|Patos Island State Park|
|Washington State Park|
Western tip of Patos Island
with the Patos Island Lighthouse visible
|Elevation||102 ft (31 m) |
|Area||207 acres (84 ha)|
|Management||Bureau of Land Management and Washington State Parks and Recreation Commission|
|Website: Patos Island State Park|
Patos Island is a small island in the San Juan Islands of the U.S. state of Washington. Since 1893, it has been home to the Patos Island Lighthouse, guiding vessels through Boundary Pass between Canada and the United States. The name comes from the Spanish pato, meaning "duck," which was given to the island in 1792 by Commander Dionisio Alcalá Galiano of the Sutil and Captain Cayetano Valdés y Flores of the Mexicana.
The island and adjacent islets comprise Patos Island State Park, a 207-acre (0.84 km2) marine park with 20,000 feet (6,100 m) of saltwater shoreline. The entire island is owned by the federal government and is administered by the Bureau of Land Management's Wenatchee Office. The Washington State Parks and Recreation Commission operates a small campground facility at Active Cove near the west side of the island, maintains a 1.5-mile (2.4 km) loop trail, and has two offshore mooring buoys.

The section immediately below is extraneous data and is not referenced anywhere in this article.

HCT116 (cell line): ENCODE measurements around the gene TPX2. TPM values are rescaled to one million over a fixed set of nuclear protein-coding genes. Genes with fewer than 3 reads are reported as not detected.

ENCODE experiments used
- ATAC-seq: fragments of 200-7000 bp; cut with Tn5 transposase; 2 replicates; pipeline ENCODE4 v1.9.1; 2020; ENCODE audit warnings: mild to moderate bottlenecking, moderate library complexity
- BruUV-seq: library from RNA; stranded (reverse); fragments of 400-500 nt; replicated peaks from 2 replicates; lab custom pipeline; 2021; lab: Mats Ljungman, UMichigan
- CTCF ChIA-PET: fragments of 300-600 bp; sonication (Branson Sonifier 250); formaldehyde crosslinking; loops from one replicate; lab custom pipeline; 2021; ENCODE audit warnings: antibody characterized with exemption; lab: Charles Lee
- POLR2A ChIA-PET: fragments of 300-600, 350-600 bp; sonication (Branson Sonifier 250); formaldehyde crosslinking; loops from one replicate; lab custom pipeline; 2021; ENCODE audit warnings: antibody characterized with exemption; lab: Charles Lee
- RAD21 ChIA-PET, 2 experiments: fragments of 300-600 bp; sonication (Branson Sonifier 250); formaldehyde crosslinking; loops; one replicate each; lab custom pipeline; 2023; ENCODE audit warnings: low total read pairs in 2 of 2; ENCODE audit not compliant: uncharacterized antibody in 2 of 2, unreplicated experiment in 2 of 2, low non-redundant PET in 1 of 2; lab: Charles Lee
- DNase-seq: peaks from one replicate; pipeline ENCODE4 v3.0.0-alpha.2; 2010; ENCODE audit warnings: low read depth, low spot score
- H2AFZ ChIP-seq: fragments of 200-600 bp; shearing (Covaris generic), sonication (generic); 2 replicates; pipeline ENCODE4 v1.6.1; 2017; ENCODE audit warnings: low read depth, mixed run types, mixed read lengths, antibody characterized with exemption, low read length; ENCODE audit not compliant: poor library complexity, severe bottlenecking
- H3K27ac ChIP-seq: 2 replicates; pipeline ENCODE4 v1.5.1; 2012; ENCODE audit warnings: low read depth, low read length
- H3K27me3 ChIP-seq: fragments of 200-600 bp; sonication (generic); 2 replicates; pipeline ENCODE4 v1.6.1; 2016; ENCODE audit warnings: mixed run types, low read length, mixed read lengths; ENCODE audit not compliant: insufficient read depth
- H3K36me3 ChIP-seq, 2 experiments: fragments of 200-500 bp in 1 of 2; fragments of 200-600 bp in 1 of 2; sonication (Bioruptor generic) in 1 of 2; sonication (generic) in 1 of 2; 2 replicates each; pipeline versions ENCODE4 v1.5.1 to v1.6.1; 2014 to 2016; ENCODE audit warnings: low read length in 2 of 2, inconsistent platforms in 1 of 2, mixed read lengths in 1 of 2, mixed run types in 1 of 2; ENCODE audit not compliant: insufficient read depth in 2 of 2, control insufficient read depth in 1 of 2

- "Patos Island". Geographic Names Information System. United States Geological Survey.
- Phillips, James W. (1971). Washington State Place Names. University of Washington Press. ISBN 0-295-95158-3.
- "Patos Island State Park". Washington State Parks and Recreation Commission. Retrieved January 11, 2015.
- "Patos Islands". Bureau of Land Management. Retrieved January 11, 2015.
- "San Juan Islands National Monument: Plan Your Visit". Bureau of Land Management. Retrieved 2013-04-15.
- "San Juan Islands National Monument" (PDF). Bureau of Land Management Spokane District Office/Wenatchee Field Office. 2013. Retrieved 2013-04-15.